The Victoria Spoken Word Festival drew to a close last night, led by festival Poet of Honor R.C. Weslowski. Weslowski, a 12-year veteran of the Vancouver Slam scene, spent the day working with the festival ensemble, helping the poets craft an entirely new show that they presented in the evening’s second half.
The first half was all Weslowski, with his smooth, FM-radio voice and encyclopedic knowledge of colorful language, much of it referring to acts which often involve generous amounts of lubricant.
Weslowski’s opening piece, “Floyd Jones”, began with “Floyd Jones was a Jesus cocksucker” and more or less continued in that vein – a four-letter freight train. The two women next to me froze up and couldn’t make it past the one minute mark – as they left I heard the older of the two say, “Sorry, I just can’t do this.” It was a startling beginning but the shock value was, I think, half the point and in walking out the women missed an opportunity: Weslowski’s readings may have been challenging at times but they were never boring.
There were a number of dirty haiku, the art-house version of the dirty limerick. There was the memorable “Lost in Skullfucker Canyon”, about a man whose plane crashes in the titular rift and how he comes to relish the life of a castaway. There was more to the story, something about eating supermodels and possibly a volleyball named Wilson, but as with so much of Weslowski’s work last night the power was in the performance – the words alone look a bit like dirty madlibs.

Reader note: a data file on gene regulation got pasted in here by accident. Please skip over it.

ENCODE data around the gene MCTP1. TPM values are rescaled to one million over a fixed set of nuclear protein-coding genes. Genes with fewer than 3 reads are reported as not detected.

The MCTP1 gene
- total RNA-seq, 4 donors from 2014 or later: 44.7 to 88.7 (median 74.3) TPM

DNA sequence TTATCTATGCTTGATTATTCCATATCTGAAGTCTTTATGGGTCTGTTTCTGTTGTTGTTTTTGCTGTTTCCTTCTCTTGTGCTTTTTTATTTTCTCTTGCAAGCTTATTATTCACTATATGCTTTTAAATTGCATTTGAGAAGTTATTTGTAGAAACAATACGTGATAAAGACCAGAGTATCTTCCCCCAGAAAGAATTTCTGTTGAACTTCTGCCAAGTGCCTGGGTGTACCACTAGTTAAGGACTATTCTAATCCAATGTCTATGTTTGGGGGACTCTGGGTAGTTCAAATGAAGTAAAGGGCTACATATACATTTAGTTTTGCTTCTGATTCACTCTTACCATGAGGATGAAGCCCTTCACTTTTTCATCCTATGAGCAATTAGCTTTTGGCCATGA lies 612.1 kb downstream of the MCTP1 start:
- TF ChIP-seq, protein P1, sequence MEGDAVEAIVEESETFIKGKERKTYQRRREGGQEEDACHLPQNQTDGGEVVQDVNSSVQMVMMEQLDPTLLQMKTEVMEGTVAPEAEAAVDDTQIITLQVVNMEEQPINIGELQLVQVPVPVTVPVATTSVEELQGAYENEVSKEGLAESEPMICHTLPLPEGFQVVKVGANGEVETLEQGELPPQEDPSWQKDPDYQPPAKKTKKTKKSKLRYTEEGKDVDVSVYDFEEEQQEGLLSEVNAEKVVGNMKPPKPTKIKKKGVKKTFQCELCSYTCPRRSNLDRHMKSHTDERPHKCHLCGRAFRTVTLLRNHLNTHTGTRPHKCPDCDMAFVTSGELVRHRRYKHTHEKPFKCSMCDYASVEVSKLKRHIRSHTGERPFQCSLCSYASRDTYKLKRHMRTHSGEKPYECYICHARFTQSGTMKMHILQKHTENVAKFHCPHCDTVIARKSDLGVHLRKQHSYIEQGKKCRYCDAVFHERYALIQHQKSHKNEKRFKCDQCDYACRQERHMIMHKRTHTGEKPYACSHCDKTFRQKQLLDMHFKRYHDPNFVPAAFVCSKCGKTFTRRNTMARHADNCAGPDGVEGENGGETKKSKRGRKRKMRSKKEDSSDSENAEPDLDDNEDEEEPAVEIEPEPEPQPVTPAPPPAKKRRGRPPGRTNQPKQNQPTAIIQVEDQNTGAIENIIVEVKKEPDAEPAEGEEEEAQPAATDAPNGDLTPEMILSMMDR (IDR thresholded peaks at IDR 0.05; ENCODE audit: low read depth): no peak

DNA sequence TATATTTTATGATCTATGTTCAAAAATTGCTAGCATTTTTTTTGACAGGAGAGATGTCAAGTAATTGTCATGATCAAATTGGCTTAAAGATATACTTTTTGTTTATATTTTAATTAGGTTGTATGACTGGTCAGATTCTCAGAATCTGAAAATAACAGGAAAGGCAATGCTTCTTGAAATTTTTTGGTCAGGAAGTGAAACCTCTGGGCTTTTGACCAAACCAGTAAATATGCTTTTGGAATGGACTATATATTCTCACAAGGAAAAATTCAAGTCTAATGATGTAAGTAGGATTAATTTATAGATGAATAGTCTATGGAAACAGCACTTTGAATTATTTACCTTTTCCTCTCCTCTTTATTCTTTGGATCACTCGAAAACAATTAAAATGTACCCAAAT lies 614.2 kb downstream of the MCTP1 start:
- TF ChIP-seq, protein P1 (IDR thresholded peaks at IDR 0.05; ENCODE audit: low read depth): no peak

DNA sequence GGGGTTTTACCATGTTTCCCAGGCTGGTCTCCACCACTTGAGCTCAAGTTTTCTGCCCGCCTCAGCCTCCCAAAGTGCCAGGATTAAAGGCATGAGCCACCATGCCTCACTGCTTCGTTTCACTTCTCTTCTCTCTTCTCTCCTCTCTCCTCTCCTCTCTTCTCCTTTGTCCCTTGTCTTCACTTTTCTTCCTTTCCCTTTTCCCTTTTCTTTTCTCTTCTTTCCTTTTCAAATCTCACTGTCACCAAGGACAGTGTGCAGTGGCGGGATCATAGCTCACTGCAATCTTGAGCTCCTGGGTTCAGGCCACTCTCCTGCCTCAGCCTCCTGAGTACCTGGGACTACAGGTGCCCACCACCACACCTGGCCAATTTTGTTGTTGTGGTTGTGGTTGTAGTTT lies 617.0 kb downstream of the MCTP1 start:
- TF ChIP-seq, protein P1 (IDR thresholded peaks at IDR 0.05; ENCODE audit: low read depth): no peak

The audience was asked to participate for one poem – four members of the crowd were given words, more accurately sounds, and were instructed to shout them when prompted. The poet then conducted the audience members in a symphony of noise, at the end of which the crowd was prompted to shout: “Uncle Nunchuk’s Got a Gravy Dildo”.
His performance of “Beauty Ba-Bo” was a great example of how a poet can bring his work to sharply-defined life. On paper, “Beauty Ba-Bo” reads like dictation from a man having a stroke but, on stage, it becomes a powerful, impassioned message from an artist desperate to connect you with something you’ve forgotten.